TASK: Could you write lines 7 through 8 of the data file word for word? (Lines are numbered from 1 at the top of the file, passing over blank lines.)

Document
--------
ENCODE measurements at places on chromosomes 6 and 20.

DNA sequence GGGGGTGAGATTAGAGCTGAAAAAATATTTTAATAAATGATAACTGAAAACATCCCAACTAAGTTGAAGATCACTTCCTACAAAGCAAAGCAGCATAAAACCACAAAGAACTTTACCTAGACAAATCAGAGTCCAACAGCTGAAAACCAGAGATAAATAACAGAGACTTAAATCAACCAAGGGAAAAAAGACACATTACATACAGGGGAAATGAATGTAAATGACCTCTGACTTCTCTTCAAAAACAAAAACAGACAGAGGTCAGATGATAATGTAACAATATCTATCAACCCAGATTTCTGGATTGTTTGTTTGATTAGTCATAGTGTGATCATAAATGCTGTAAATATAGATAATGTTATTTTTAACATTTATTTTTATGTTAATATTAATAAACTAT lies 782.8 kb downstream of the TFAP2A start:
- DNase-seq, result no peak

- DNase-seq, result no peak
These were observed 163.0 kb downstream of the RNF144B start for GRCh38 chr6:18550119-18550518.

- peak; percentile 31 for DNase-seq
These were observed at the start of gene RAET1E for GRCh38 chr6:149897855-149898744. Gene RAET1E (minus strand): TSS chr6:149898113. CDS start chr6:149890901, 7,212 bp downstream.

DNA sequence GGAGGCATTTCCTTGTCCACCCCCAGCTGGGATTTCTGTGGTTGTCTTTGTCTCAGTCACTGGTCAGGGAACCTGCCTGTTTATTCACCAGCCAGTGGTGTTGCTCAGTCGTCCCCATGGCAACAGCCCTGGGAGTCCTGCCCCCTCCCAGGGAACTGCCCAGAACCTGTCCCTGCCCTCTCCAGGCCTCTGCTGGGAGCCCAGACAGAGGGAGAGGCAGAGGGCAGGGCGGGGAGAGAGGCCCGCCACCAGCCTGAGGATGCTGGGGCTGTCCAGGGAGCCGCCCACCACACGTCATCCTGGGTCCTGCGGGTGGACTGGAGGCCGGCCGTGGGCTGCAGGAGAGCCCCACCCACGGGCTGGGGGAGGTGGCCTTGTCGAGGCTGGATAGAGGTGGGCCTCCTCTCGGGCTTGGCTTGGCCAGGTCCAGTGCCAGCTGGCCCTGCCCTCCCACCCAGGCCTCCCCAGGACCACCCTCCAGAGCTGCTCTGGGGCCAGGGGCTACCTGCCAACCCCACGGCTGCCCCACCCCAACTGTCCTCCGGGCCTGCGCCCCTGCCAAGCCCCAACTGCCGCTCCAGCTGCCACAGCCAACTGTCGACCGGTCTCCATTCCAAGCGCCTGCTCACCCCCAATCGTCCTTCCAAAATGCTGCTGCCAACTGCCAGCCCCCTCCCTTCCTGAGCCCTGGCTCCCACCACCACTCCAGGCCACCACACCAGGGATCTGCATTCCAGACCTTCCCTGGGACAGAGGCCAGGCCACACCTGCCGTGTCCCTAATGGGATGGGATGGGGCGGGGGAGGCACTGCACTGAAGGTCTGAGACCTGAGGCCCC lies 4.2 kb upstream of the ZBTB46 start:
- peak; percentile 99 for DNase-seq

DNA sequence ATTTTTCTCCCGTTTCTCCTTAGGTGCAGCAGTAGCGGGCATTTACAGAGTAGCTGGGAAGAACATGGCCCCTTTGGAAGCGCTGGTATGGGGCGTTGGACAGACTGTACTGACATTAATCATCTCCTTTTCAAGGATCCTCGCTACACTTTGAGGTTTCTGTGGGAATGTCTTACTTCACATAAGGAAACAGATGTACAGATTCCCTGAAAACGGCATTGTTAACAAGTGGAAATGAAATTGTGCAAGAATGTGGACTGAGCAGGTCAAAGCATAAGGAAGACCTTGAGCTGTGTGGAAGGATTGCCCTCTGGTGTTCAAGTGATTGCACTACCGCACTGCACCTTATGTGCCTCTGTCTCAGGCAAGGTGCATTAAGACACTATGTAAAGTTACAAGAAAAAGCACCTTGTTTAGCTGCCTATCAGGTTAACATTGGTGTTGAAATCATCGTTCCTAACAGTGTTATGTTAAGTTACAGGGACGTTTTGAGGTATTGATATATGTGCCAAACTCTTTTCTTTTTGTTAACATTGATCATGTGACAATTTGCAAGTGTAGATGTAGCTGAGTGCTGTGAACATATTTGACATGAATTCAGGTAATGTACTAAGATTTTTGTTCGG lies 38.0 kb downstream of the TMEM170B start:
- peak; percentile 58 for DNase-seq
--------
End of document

These were observed at the start of gene RAET1E for GRCh38 chr6:149897855-149898744. Gene RAET1E (minus strand): TSS chr6:149898113. CDS start chr6:149890901, 7,212 bp downstream.

DNA sequence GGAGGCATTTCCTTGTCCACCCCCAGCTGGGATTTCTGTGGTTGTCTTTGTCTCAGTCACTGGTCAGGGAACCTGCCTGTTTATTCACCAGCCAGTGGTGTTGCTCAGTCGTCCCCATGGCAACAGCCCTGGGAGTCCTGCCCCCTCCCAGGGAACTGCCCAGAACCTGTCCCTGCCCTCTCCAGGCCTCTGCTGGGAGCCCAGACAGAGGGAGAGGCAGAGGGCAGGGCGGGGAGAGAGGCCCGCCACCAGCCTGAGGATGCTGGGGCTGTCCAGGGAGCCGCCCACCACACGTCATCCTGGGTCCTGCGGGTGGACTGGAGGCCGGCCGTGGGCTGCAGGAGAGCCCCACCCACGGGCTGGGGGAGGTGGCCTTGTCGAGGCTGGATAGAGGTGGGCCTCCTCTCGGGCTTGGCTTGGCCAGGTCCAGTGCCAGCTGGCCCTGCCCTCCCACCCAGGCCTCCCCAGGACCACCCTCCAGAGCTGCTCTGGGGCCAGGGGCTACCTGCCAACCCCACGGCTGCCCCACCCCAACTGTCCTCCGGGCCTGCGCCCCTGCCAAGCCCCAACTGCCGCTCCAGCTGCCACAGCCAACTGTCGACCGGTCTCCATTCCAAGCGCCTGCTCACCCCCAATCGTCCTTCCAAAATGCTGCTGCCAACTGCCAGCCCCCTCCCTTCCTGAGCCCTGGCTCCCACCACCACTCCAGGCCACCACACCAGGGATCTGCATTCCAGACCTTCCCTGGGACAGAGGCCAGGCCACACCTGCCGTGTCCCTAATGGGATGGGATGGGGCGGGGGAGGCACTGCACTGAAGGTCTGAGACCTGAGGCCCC lies 4.2 kb upstream of the ZBTB46 start: